Bank
Input
Register
Bank
Pipeline
Register
Multiplier Bank
Multiply-Subtract Mode
chainout[31:0]
Intel® Arria® 10 Core Fabric and General Purpose I/Os Handbook
66
Output
Register
Bank
result[31:0] Result Real
3 Variable Precision DSP Blocks in Arria 10 Devices
Figure 50.
Complex Multiplication with Imaginary Result
chainin[31:0]
accumulate
dataa_x0[31:0]
a dataa_y0[31:0]
Pipeline
Register
Bank
Input
Register
Bank
Pipeline
Register
Bank
Adder
Output
Register
Bank
Pipeline
Register
Multiplier Bank
d dataa_z0[31:0]
Multiplication Mode
result[31:0]
chainout[31:0]
chainin[31:0]
accumulate
dataa_x0[31:0]
b dataa_y0[31:0]
Pipeline
Register
Bank
Input
Register
Bank
Pipeline
Register
Bank
Adder
Output
Register
Bank
result[31:0] Result Imaginary
Pipeline
Register
Multiplier Bank
c dataa_z0[31:0]
Multiply-Add Mode
chainout[31:0]
3.6 Document Revision History
Date
Version
Changes
March 2017
2017.03.15
•
•
Rebranded as Intel.
Changed subtraction from x-y to y-x.
December 2015
2015.11.14
•
Corrected the number of DSP blocks for Arria 10 GX 660 from 1688 to
1687 in the table listing floating-point arithmetic resources.
November 2015
2015.11.02
•
Update resource count for Arria 10 GX 320, GX 480, GX 660, SX 320, SX
480, a SX 660 devices in Number of Multipliers in Arria 10 Devices
table.
Updated the Input Register Bank table to specify input register bank for
dynamic control signal in floating-point arithmetic is only applicable for
Dynamic ACCUMULATE control signal.
Clarified that 18 x19 systolic FIR mode, there are 7-bits overhead and 37bits result.
Updated the number of supported cascaded DSP blocks for 18-bit and 27bit systolic FIR modes.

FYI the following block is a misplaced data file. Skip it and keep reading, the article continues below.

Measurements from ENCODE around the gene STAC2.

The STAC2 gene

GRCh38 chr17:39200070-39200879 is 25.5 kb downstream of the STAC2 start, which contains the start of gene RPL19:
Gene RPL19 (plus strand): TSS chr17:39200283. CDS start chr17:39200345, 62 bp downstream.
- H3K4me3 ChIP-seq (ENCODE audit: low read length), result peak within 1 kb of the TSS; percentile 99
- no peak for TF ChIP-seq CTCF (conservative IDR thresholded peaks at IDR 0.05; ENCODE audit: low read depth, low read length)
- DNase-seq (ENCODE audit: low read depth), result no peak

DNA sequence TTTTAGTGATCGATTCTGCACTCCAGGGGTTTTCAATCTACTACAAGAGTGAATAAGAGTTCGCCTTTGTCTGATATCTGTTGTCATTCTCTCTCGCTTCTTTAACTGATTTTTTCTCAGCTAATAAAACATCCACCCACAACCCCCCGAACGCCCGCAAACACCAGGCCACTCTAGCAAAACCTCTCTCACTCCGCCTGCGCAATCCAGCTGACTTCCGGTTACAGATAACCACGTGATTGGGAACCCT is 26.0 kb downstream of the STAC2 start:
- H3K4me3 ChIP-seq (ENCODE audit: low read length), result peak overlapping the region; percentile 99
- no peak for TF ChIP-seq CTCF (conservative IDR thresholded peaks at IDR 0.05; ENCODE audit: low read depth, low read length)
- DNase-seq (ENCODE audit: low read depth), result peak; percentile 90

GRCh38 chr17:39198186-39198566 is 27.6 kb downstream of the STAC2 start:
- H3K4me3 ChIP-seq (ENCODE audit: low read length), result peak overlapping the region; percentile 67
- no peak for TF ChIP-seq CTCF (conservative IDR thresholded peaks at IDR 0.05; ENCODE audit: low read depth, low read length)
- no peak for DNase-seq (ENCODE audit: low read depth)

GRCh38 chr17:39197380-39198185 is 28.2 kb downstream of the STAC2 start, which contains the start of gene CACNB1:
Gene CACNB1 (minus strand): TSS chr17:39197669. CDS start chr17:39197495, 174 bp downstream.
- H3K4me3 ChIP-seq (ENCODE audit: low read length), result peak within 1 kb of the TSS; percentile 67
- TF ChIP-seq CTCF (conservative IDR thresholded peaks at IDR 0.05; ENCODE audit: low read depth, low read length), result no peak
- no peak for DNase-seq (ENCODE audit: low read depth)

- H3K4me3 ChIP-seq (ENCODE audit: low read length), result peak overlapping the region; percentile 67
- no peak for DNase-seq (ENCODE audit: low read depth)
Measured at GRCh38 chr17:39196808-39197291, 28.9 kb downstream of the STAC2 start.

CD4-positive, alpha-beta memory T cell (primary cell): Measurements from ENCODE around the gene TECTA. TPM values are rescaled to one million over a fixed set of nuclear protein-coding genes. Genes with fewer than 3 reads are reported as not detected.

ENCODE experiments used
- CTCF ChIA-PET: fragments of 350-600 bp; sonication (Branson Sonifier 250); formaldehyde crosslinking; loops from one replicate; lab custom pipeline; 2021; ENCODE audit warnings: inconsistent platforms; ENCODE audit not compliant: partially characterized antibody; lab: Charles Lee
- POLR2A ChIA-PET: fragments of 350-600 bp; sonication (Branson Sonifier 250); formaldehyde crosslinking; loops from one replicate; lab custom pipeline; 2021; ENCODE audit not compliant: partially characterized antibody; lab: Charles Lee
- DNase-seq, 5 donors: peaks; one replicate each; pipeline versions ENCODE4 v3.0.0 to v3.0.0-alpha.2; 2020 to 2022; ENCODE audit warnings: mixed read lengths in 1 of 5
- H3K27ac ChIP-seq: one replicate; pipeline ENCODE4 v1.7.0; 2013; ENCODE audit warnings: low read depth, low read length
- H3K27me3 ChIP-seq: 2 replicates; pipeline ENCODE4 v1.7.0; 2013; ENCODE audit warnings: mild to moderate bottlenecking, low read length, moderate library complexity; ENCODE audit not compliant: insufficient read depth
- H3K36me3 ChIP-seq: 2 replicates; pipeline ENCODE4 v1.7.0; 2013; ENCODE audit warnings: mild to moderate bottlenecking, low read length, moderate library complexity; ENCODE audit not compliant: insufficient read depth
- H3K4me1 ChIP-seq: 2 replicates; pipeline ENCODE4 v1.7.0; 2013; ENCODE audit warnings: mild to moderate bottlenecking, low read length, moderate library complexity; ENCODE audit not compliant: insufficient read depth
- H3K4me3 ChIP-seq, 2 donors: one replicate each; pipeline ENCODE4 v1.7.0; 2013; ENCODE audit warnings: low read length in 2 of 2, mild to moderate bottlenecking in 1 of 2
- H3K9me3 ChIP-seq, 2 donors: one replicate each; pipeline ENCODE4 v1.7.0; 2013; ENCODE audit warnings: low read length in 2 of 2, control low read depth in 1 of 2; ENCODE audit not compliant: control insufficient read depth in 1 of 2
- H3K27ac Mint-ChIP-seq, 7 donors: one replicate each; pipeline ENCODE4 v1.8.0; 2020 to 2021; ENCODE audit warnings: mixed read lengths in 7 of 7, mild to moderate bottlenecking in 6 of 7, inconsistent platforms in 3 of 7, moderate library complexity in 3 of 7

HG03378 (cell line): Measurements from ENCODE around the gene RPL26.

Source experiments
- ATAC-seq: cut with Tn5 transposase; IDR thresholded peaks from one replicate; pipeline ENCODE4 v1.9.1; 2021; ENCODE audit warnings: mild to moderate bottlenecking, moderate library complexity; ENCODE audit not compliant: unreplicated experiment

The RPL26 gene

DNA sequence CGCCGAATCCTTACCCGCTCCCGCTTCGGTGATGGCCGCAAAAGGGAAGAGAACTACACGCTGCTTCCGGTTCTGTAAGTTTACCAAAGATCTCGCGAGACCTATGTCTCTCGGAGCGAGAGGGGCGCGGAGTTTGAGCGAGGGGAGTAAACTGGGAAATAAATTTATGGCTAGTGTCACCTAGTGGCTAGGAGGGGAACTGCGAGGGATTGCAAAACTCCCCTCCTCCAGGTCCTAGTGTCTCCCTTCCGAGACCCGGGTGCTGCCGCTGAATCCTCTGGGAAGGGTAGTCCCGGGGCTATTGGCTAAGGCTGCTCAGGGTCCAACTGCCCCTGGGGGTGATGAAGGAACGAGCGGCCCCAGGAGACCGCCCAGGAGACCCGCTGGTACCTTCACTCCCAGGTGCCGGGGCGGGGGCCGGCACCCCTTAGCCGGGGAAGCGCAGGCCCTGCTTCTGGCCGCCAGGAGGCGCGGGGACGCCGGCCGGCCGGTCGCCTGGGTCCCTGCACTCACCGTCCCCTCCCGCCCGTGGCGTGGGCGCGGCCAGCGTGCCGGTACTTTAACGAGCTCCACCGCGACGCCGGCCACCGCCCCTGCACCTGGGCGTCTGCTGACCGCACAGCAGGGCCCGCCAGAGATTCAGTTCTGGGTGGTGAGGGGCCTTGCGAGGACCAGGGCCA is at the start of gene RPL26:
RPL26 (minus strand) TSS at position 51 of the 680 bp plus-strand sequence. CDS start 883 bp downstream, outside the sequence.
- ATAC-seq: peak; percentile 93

Changed instances of Quartus II to Quartus Prime
•
•
•
•
May 2015
2015.05.04
•
•
•
Update Chainin and Chainout support for all Floating Point modes in
Supported Combinations of Operational Modes and Features for Variable
Precision DSP Block in Arria 10 Devices table.
Added steps to retrieve design templates for Independent Multiplier Mode,
Multiplier Adder Sum Mode, and Systolic FIR Mode.
Added Arria 10 Native Floating Point DSP IP core in Operational Modes
table.
continued...
Intel® Arria® 10 Core Fabric and General Purpose I/Os Handbook
67
3 Variable Precision DSP Blocks in Arria 10 Devices
Date
January 2015
Version
2015.01.23
Changes
•
•
•
•
•
•
•
August 2014
2014.08.18
•
•
•
•
•
•
•
•
•
•
•
•
•
•
•
December 2013
2013.12.02
Added information for primitive DSP.
Update Supported Combinations of Operational Modes and Features
for Variable Precision DSP Block in Arria 10 Devices table with the
column title Supported Operation Instance.
Update resource for Single Precision Floating Point Adders in Number of
Multipliers in Arria 10 Devices table.